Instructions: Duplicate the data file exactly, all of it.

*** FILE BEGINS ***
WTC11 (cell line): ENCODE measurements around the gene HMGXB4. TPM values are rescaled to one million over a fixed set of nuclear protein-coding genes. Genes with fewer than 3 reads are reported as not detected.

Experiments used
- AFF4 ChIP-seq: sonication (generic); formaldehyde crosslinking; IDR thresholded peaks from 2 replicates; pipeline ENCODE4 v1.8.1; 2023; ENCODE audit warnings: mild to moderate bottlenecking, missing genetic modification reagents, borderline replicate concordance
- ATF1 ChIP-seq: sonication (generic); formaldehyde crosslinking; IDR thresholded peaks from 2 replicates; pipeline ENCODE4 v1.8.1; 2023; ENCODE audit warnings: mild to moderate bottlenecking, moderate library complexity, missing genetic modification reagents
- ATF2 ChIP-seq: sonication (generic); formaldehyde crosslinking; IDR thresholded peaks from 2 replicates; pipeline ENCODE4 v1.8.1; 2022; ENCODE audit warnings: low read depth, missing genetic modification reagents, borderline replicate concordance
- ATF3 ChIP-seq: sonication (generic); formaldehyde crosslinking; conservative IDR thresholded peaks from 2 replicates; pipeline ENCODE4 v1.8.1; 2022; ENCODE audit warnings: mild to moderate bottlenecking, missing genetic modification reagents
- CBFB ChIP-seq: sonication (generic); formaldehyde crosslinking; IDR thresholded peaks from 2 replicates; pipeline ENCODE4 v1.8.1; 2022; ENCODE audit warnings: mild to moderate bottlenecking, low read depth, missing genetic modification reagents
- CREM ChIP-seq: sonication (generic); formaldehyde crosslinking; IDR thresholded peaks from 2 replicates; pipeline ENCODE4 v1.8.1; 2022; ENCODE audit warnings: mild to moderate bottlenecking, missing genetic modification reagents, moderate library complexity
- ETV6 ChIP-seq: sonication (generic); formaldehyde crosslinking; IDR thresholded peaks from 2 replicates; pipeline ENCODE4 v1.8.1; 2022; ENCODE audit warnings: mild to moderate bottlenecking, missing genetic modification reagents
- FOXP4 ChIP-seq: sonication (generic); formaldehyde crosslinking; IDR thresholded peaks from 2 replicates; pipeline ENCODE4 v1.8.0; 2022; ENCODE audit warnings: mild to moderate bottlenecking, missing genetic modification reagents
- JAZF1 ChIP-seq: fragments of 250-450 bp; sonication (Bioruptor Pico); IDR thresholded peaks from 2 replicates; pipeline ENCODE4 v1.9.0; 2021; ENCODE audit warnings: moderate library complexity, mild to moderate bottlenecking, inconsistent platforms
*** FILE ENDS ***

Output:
WTC11 (cell line): ENCODE measurements around the gene HMGXB4. TPM values are rescaled to one million over a fixed set of nuclear protein-coding genes. Genes with fewer than 3 reads are reported as not detected.

Experiments used
- AFF4 ChIP-seq: sonication (generic); formaldehyde crosslinking; IDR thresholded peaks from 2 replicates; pipeline ENCODE4 v1.8.1; 2023; ENCODE audit warnings: mild to moderate bottlenecking, missing genetic modification reagents, borderline replicate concordance
- ATF1 ChIP-seq: sonication (generic); formaldehyde crosslinking; IDR thresholded peaks from 2 replicates; pipeline ENCODE4 v1.8.1; 2023; ENCODE audit warnings: mild to moderate bottlenecking, moderate library complexity, missing genetic modification reagents
- ATF2 ChIP-seq: sonication (generic); formaldehyde crosslinking; IDR thresholded peaks from 2 replicates; pipeline ENCODE4 v1.8.1; 2022; ENCODE audit warnings: low read depth, missing genetic modification reagents, borderline replicate concordance
- ATF3 ChIP-seq: sonication (generic); formaldehyde crosslinking; conservative IDR thresholded peaks from 2 replicates; pipeline ENCODE4 v1.8.1; 2022; ENCODE audit warnings: mild to moderate bottlenecking, missing genetic modification reagents
- CBFB ChIP-seq: sonication (generic); formaldehyde crosslinking; IDR thresholded peaks from 2 replicates; pipeline ENCODE4 v1.8.1; 2022; ENCODE audit warnings: mild to moderate bottlenecking, low read depth, missing genetic modification reagents
- CREM ChIP-seq: sonication (generic); formaldehyde crosslinking; IDR thresholded peaks from 2 replicates; pipeline ENCODE4 v1.8.1; 2022; ENCODE audit warnings: mild to moderate bottlenecking, missing genetic modification reagents, moderate library complexity
- ETV6 ChIP-seq: sonication (generic); formaldehyde crosslinking; IDR thresholded peaks from 2 replicates; pipeline ENCODE4 v1.8.1; 2022; ENCODE audit warnings: mild to moderate bottlenecking, missing genetic modification reagents
- FOXP4 ChIP-seq: sonication (generic); formaldehyde crosslinking; IDR thresholded peaks from 2 replicates; pipeline ENCODE4 v1.8.0; 2022; ENCODE audit warnings: mild to moderate bottlenecking, missing genetic modification reagents
- JAZF1 ChIP-seq: fragments of 250-450 bp; sonication (Bioruptor Pico); IDR thresholded peaks from 2 replicates; pipeline ENCODE4 v1.9.0; 2021; ENCODE audit warnings: moderate library complexity, mild to moderate bottlenecking, inconsistent platforms